Midmarket companies are looking to invest in a variety of PC form factors, with high levels of interest in notebooks and media tablets.
Spending on information
technology by the 8 million small and midsized businesses in the United States
will account for approximately one-quarter of overall global SMB IT spending
and more than 10 percent of all IT spending worldwide in 2012, according to a
report from IT research firm IDC. The small business segment will spend nearly
twice as much as the midsize segmentand more than the entire large enterprise
segmenton PCs and peripherals in 2012.
The client business is
expected to be particularly strong, as midmarket companies look to invest in a
variety of PC form factors, with particularly high levels of interest in
notebooks and media tablets. SMBs will spend nearly $50 billion on packaged
software in 2012, accounting for more than one-third of total U.S. SMB IT
spending; this category will also have the highest compound annual growth rate (6 percent) from 2012 to 2016, according to the report.
Although U.S. SMB IT
spending has more than made up the ground lost during the especially weak years
of 2008 and 2009, and is expected to exceed $138 billion in 2012, future levels
of investment and spending growth will not be uniform across technology
categories. More than one-quarter of total SMB IT spending in 2012 will be
allocated to IT services, totaling more than $38 billion.
While this level of
spending is significant, it also represents a critical departure from the
conventions of the large enterprise segment, where IT services account for
nearly half of all IT spending, the report noted. In keeping with the growing
importance of IT services as company size increases, the midsize business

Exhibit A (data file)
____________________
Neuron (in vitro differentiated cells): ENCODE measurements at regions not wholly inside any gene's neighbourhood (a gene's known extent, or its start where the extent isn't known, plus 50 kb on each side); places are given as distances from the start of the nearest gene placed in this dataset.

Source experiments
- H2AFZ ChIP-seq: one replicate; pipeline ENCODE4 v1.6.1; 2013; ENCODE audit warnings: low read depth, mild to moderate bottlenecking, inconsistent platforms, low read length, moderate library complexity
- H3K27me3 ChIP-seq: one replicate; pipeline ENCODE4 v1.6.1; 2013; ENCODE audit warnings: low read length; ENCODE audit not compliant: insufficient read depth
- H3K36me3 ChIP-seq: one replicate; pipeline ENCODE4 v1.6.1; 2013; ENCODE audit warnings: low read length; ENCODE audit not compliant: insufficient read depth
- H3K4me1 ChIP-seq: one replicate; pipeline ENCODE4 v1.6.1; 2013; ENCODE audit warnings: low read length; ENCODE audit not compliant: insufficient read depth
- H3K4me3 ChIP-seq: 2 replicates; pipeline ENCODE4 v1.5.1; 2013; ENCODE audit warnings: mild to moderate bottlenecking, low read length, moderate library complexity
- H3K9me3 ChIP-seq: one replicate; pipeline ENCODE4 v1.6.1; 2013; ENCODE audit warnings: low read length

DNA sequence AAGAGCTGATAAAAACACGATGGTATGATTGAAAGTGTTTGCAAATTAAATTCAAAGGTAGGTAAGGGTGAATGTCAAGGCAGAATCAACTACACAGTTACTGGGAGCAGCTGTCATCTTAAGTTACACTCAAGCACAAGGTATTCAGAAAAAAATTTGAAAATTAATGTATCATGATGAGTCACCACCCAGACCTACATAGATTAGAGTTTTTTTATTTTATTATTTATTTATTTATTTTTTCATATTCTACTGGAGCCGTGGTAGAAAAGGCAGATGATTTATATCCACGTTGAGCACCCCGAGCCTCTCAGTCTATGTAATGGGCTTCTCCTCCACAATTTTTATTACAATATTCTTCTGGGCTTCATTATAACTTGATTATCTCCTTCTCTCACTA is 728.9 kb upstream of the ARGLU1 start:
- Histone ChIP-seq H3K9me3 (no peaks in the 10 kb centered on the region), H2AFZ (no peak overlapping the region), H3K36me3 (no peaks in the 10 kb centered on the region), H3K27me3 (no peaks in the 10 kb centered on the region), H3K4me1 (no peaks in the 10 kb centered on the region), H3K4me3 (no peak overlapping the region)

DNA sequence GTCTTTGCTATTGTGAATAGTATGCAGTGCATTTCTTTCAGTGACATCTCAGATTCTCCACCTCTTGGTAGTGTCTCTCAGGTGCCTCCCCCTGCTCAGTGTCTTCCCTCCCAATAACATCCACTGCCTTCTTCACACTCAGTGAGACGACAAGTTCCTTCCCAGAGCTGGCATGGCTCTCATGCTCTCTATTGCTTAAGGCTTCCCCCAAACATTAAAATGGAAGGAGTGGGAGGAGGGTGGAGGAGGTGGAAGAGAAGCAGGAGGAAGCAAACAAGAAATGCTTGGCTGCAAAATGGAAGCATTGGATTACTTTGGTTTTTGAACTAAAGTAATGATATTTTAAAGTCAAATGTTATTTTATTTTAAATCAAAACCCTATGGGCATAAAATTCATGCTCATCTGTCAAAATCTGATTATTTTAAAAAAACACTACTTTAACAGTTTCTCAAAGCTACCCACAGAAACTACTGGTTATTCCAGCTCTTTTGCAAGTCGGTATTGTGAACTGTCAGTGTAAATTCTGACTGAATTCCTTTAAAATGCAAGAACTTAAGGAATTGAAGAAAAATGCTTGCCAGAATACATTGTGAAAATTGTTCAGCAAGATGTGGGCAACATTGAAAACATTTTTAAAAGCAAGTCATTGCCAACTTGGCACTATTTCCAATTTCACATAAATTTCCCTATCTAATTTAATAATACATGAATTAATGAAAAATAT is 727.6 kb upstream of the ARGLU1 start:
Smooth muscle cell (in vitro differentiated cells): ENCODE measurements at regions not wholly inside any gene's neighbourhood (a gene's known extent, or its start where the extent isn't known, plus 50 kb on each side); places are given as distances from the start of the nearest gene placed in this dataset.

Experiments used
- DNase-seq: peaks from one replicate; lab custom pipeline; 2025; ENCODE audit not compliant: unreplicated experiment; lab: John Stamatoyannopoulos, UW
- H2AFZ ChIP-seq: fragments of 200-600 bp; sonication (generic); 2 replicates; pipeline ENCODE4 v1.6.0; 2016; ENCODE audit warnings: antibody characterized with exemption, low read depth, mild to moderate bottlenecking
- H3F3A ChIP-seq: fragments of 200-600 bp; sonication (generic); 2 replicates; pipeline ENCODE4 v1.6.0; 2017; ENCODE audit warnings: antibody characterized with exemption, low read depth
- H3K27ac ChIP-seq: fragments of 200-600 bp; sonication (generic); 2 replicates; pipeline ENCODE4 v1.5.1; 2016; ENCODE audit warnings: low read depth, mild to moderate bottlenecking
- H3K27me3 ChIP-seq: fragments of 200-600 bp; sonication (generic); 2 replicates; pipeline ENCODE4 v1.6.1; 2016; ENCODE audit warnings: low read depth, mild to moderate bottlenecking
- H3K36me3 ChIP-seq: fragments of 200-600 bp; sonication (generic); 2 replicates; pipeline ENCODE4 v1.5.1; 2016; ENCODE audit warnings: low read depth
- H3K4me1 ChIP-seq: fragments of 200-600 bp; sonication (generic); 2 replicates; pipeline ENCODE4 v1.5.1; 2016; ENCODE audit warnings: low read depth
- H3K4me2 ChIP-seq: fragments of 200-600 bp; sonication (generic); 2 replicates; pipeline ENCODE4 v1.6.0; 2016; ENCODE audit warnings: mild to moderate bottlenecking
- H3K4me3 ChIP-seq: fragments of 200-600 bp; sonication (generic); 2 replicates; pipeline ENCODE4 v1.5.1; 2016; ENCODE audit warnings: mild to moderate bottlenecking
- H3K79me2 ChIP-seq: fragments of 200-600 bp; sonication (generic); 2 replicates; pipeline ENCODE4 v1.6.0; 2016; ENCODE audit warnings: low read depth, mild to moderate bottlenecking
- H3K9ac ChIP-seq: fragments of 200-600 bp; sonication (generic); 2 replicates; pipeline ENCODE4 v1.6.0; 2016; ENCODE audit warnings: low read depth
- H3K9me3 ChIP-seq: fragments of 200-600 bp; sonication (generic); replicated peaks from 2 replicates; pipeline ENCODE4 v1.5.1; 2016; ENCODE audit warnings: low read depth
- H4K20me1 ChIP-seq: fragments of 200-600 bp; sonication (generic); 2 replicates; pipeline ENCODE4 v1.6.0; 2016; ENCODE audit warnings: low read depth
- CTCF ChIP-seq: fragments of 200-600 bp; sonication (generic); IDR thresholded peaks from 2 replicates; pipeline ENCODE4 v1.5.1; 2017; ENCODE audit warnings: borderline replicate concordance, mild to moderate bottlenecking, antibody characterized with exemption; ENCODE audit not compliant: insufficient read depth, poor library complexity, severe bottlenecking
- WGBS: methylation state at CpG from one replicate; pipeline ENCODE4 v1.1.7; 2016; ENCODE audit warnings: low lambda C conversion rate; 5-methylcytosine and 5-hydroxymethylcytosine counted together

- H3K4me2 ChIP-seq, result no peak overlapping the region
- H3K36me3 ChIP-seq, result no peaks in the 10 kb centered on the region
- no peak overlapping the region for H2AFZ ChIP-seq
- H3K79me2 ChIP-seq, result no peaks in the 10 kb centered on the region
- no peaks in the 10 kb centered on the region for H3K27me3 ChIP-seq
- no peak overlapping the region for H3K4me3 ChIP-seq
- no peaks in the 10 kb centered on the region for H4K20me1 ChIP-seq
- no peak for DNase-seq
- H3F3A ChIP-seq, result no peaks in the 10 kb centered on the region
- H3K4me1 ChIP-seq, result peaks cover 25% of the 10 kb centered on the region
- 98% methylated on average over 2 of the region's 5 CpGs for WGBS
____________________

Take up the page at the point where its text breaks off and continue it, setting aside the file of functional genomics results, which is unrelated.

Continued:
market for IT services will be more than triple the size of that for small
firms throughout the forecast period.
Systems and storage will
continue to be the slowest-growing IT category in the SMB space. While SMB
interest in servers and storage is expected to remain strong, the appeal of
virtualization is expected to slow the growth of the server installed base,
particularly in the midsize segment. The networking equipment category will
account for the smallest share of total SMB IT spending throughout the forecast
period. This represents another key difference between the SMB and enterprise
segments; while large businesses continue to make significant investments in
next-generation data centers and networking infrastructure, more than one-third
of SMBs have not yet deployed networks. Despite increasing interest in
networking and network-enabled technologies, such as software as a service
(SaaS), cloud resources and unified communications, SMB spending will remain
relatively modest throughout the forecast period, the report projected.
"SMBs will account for
an increasing share of overall corporate IT spending in the U.S.," said
Justin Jaffe, research manager for small/medium-sized business and home
business research at IDC. "Vendors that are sensitive to the changing
dynamics in SMB technology requirements as well as the critical differences in
the ways SMBs and large enterprises approach IT investment will be best
positioned for success in 2012 and beyond."